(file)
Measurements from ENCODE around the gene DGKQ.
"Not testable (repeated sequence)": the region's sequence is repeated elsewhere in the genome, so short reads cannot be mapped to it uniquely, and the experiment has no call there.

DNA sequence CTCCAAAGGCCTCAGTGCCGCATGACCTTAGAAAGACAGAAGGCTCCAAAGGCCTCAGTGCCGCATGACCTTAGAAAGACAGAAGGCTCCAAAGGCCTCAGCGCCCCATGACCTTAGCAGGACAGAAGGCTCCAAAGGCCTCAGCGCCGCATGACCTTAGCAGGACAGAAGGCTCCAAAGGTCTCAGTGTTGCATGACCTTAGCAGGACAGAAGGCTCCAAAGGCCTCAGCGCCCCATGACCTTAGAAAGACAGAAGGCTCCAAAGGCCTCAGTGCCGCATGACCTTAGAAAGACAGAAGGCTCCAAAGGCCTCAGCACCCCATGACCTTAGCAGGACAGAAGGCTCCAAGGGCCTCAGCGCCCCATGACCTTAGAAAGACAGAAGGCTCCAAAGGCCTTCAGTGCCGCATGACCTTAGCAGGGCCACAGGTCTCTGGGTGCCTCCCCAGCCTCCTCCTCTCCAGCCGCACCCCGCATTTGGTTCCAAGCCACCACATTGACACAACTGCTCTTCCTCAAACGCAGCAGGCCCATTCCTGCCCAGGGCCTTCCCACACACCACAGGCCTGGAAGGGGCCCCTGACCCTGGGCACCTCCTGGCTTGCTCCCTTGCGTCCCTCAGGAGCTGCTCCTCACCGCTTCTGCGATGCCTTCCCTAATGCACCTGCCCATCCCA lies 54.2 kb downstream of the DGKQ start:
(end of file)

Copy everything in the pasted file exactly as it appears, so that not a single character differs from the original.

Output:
Measurements from ENCODE around the gene DGKQ.
"Not testable (repeated sequence)": the region's sequence is repeated elsewhere in the genome, so short reads cannot be mapped to it uniquely, and the experiment has no call there.

DNA sequence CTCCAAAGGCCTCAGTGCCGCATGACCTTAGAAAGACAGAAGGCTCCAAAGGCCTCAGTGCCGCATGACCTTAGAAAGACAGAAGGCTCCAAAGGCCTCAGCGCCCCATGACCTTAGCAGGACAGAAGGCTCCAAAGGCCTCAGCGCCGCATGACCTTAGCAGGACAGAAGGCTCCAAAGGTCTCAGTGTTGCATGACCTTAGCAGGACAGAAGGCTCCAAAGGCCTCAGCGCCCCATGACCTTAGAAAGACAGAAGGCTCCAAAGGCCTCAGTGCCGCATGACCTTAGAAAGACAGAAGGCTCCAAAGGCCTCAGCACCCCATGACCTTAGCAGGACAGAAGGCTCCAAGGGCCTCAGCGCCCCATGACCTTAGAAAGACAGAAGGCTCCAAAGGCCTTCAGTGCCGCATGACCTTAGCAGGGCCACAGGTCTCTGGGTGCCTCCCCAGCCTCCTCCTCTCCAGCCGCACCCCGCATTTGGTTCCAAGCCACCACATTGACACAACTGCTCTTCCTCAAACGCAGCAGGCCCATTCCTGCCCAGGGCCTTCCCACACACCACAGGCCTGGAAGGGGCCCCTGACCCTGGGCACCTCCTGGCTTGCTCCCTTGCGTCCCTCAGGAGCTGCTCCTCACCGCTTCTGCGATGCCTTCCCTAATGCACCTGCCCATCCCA lies 54.2 kb downstream of the DGKQ start: